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This article in AJ

  1. Vol. 79 No. 3, p. 491-497
     
    Received: Feb 3, 1986
    Published: May, 1987


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doi:10.2134/agronj1987.00021962007900030017x

Cotton Response to Bud and Boll Removal1

  1. E. D. Ungar,
  2. D. Wallach and
  3. E. Kletter2

Abstract

Abstract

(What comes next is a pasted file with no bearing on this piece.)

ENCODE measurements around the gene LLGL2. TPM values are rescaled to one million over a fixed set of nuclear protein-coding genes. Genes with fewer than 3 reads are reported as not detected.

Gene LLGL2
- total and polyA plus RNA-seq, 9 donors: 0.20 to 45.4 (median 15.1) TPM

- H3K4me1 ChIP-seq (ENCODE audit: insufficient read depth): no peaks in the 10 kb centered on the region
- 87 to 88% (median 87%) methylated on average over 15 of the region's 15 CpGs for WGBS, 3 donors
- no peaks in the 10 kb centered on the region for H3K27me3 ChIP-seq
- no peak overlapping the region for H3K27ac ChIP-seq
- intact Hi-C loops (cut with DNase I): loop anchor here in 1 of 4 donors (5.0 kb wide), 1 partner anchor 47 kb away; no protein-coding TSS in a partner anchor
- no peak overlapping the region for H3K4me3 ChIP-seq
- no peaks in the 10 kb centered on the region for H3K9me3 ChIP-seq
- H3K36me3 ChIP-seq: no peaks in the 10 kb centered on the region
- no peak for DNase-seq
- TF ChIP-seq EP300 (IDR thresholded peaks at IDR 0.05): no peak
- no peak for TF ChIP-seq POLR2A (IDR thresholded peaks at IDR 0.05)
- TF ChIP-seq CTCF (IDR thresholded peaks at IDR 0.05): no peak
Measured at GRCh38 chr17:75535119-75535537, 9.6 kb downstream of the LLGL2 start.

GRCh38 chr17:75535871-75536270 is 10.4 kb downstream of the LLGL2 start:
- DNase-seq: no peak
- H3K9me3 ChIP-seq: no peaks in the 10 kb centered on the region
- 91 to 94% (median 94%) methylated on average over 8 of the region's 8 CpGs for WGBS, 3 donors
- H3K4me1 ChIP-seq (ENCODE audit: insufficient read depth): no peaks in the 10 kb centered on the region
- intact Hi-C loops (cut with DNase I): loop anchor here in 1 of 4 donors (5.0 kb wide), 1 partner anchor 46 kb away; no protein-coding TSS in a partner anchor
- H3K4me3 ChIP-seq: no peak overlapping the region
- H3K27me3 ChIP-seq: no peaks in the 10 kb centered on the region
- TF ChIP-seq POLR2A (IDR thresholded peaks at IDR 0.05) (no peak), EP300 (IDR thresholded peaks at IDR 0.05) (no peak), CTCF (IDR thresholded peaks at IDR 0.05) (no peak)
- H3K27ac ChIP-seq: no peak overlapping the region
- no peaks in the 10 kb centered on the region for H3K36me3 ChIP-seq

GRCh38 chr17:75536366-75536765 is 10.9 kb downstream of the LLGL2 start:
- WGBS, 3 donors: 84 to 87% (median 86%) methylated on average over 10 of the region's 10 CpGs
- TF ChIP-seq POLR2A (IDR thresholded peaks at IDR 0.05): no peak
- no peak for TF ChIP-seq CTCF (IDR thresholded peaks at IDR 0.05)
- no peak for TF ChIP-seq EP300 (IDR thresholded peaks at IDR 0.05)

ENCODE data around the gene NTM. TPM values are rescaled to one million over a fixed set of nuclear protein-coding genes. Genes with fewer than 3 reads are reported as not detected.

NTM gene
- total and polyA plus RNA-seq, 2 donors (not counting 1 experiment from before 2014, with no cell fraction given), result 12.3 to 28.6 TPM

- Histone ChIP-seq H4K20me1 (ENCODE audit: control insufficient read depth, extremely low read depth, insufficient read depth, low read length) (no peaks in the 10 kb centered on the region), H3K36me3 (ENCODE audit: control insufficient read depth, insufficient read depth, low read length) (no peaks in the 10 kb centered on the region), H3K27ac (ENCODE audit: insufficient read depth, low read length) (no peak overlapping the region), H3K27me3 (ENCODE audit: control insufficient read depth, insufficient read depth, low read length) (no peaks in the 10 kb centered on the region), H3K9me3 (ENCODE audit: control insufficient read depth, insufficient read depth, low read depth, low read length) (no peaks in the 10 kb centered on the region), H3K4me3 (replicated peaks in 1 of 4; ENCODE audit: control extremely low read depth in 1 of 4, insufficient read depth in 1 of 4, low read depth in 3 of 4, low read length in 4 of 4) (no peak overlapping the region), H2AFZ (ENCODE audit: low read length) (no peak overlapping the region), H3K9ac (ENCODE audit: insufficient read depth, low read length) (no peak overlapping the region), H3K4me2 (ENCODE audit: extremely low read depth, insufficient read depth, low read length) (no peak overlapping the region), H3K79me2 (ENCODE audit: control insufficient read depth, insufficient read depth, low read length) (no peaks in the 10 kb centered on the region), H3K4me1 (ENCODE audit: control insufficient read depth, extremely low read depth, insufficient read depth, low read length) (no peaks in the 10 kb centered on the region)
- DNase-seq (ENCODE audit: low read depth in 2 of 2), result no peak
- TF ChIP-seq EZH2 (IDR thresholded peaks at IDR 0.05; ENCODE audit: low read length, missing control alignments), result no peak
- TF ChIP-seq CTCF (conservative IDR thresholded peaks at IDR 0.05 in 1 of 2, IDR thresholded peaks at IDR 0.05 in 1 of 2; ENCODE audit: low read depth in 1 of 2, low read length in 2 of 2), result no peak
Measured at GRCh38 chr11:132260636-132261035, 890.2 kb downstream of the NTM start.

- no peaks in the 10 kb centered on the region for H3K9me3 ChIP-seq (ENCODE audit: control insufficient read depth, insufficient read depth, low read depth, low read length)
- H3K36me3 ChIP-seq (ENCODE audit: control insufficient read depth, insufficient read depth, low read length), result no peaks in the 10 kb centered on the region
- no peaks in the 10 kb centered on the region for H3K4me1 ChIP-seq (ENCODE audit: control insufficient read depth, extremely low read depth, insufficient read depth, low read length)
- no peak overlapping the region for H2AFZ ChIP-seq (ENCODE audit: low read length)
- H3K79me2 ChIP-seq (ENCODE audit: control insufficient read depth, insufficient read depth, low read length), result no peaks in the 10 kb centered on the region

The compensation capacity of upland cotton (Gossypium hirsutum L.) for loss of fruiting bodies can be exploited in pest control management where environmental conditions permit some delay in yield. Three experiments were conducted on a clayey, montmorillonitic, calcareous, thermic Typic Chromoxerert, in a region with a growing season of 210 days. The first experiment investigated crop response to removal of different classes of fruiting bodies at different times. The second and third experiments tested the hypothesis that compensation for late-season boll removal is enhanced when preceded by early season removal of squares. Removal of 120 squares/m2 over 2 weeks, 200 small squares/m2 over 4 weeks, or 60 small bolls/m2 over 2 weeks did not significantly reduce yield. Removal of 60 large bolls/m2 over 2 weeks or 30 large bolls/m2 on a single date significantly reduced final yield to between 56 and 85% of the control yield. Removal of 120 squares/m2 in combination with the late removal of 30 large bolls/m2 yielded 94% (NS) of the control yield when squares were removed early and 79% of the control yield when squares were removed late. The degree of compensation in the combination damage treatments was related to the extent to which the growth pattern of the crop was delayed by square removal. Early square removal delayed flowering cutout so that the plants were still producing flowers when the large bolls were removed. The effect of damage depended on the state of the crop, which then should be taken into account in determining pest control strategy.

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